To Increase Diversity, Tech Firms Must First Rethink Their Strategy on Campus
Last year, many Silicon Valley tech firms began speaking publicly about the need for greater diversity in their workforces. They issued reports revealing dismal numbers, and some announced initiatives to improve the statistics.
New reports show that, one year later, little has changed, and major tech firms remain as white, Asian and male as ever.
Realistically, substantial change will take many years of significant, on-going investment. Part of the investment must take place within these firms as they evaluate their hiring practices and assess factors such as unconscious bias; part of the investment must also be directed on campus, given the critical role universities play in developing the talent pipeline.
Recruiting at a broader range of schools will increase all kinds of diversity — not just ethnic and gender diversity, but also diversity of thought, background and perspective, which in turn will lead to stronger teams and increased innovation.
Here are some specific ways in which the private sector can work with universities to nurture a more diverse talent pool:
Provide engineering-specific mentors, beginning freshman year. When I was an engineering student at Dartmouth, it was hard to find other students who looked like me. Granted, given my Korean/African-American lineage, not many people look like me anywhere, but I felt more self-conscious about this at Dartmouth than I had as a poor kid living among fellow minorities in my native Queens, NY. Lacking a family or social structure that could support, much less guide me through my studies, I yearned for mentorship from people who could relate to me and help me figure out which classes to take, how to land internships, and how to translate both into a fulfilling career.
In my job, I often hear from minority students, such as Nigerian-born UC Berkeley engineering student Omotayo Olukoya, that they find themselves in a competitive disadvantage for jobs. Here’s why: People tend to befriend people like themselves. When there are few minorities in a major, like computer science, it can be hard for those few students to find friends in their department. This was exactly my experience in college: I had tons of friends, but very few of my fellow minorities were enrolled in the engineering school with me.
It’s those friends and friends of friends who tell you which classes to take in order to attract employers and who coach you through coding interviews. Olukoya describes bombing his first coding interviews while students with poorer grades aced them upon receiving coaching from peers.
Mentors, either associated with the engineering school or employed by tech firms hoping to hire a diversity of students, could advise students — beginning freshman year — on which classes to take, how to find a good internship, and how to prepare for interviews. Even once or twice a year Q&A sessions between tech employees and students would go a long way toward equalizing the valuable social capital that may be hindering minority students from appearing as competitive as they actually are or have the potential to be for potential employers.
Provide connection points on campus and beyond. It’s hard to convey just how intimidating it is to look into a sea of students who look nothing like you. Just knowing there are people out there like them, even if they don’t attend their school or live in their town, can provide students with the confidence and support they need to keep trying, even after the inevitable periodic academic and professional setback.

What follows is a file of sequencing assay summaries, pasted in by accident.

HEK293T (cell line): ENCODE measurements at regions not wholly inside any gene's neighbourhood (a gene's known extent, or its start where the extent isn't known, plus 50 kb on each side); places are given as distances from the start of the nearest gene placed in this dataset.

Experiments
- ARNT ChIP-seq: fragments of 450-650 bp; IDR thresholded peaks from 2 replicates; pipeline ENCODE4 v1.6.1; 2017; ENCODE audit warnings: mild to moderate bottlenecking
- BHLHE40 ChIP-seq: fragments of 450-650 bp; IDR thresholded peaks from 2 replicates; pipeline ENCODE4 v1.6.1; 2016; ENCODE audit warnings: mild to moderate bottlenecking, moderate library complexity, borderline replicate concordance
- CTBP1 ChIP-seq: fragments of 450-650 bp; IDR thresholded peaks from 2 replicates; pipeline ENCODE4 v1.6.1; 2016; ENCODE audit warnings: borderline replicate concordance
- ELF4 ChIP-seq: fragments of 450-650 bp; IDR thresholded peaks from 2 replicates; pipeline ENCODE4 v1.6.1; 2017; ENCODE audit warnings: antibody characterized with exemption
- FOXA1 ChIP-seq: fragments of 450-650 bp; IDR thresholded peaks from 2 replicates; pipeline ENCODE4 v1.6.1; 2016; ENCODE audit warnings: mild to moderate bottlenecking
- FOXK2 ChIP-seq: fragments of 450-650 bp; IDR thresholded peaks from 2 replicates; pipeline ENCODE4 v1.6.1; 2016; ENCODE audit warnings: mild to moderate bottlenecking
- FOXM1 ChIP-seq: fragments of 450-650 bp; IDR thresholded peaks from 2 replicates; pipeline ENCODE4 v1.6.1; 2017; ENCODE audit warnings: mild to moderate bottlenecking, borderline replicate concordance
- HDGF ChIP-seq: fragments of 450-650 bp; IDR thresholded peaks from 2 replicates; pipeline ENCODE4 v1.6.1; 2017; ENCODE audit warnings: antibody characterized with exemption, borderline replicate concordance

Facebook just announced a new program to lure promising freshmen minorities on campus for tech internships. This will not only help Facebook recruit more qualified minorities; it will also provide an invaluable social network for these talented students.
While most tech firms don’t have the resources of Facebook, many can afford to sponsor student attendance at professional networking events such as the Tapia Celebration of Diversity in Computing and the wildly popular Grace Hopper Celebration of Women in Computing, as well as events hosted by the National Society of Black Engineers and theSociety of Hispanic Professional Engineers.
This is not uncommon: Several tech firms already sponsor student (and employee) attendance at Grace Hopper. Stanford’s School of Engineering is sponsoring students to attend this year’s Tapia Celebration; tech companies should be doing so, as well. It would be a great way to identify and nurture relationships with talented minority students, and would signal a commitment to their long-term success.
Recruit at a broader range of campuses. For too long, too many tech firms have recruited exclusively at Stanford, MIT and a small handful of other schools, and they have relied heavily on employee referrals. Both of these practices perpetuate the status quo. Tech firms need to broaden their search to far more campuses. There are many great engineering programs out there in addition to Stanford and MIT. There are also many great engineers attending midrange engineering programs. Recruiting at a broader range of schools will increase all kinds of diversity — not just ethnic and gender diversity, but also diversity of thought, background and perspective, which in turn will lead to stronger teams and increased innovation.
It has been 14 years since I graduated college, and the tech diversity conundrum persists. While the problem is still the same, the conversation has made progress. Hiring firms are getting smarter and more serious about hiring diverse teams. Changing their approach to on-campus recruiting will help them move in the right direction.
(Reposted from Recode)
Written By: By Tony Luckett, Director, Partnerships, Piazza